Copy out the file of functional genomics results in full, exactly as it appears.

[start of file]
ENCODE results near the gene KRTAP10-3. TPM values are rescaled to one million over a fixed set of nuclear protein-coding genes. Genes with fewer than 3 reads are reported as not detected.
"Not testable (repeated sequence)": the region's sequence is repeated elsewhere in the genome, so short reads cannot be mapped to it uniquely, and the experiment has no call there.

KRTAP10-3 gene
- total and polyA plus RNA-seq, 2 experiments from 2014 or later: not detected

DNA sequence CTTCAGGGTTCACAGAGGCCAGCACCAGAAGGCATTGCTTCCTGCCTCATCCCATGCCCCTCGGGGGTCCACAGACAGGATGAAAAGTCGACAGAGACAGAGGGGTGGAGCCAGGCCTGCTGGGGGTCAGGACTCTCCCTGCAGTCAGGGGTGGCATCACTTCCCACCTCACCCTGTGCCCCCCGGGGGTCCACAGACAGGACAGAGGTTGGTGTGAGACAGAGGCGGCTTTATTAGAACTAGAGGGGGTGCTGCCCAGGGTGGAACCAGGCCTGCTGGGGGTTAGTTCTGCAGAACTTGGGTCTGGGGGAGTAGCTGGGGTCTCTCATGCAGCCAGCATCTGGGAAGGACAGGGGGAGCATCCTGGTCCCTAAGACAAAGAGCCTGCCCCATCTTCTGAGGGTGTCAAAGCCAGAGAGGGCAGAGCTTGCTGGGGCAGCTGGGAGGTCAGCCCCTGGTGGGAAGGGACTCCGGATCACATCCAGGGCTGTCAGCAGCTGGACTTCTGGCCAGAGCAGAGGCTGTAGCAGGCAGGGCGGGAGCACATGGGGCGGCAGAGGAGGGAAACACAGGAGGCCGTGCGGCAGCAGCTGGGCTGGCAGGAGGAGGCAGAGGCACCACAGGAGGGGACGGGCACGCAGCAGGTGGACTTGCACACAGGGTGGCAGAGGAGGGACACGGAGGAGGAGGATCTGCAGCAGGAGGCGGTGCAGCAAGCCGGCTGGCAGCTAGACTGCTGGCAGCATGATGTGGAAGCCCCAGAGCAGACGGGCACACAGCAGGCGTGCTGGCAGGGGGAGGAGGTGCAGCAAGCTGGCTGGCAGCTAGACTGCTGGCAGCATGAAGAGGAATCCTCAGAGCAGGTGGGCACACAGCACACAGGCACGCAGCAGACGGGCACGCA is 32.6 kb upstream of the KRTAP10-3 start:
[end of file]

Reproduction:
ENCODE results near the gene KRTAP10-3. TPM values are rescaled to one million over a fixed set of nuclear protein-coding genes. Genes with fewer than 3 reads are reported as not detected.
"Not testable (repeated sequence)": the region's sequence is repeated elsewhere in the genome, so short reads cannot be mapped to it uniquely, and the experiment has no call there.

KRTAP10-3 gene
- total and polyA plus RNA-seq, 2 experiments from 2014 or later: not detected

DNA sequence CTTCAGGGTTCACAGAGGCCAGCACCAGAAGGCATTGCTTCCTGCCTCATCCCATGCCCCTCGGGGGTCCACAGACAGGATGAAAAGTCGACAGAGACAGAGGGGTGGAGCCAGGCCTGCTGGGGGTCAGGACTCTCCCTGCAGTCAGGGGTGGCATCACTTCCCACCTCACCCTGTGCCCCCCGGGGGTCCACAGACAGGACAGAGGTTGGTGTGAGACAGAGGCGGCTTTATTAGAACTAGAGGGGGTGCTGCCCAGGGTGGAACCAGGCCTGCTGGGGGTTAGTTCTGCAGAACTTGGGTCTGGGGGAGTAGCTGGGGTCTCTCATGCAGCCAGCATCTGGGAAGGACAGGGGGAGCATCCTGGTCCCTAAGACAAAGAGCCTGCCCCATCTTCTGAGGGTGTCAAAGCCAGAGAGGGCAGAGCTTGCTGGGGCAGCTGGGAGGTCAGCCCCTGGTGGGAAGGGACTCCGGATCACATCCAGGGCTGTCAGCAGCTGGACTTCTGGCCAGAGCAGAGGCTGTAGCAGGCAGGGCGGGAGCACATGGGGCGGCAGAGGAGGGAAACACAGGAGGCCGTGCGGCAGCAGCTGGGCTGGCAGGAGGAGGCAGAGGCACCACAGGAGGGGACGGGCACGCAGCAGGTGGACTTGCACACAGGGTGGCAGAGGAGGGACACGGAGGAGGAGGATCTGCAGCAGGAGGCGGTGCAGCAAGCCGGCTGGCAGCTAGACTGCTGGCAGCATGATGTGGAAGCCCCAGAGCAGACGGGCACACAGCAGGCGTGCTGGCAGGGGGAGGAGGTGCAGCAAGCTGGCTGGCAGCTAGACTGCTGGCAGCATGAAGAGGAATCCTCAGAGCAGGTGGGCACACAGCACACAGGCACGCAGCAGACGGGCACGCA is 32.6 kb upstream of the KRTAP10-3 start: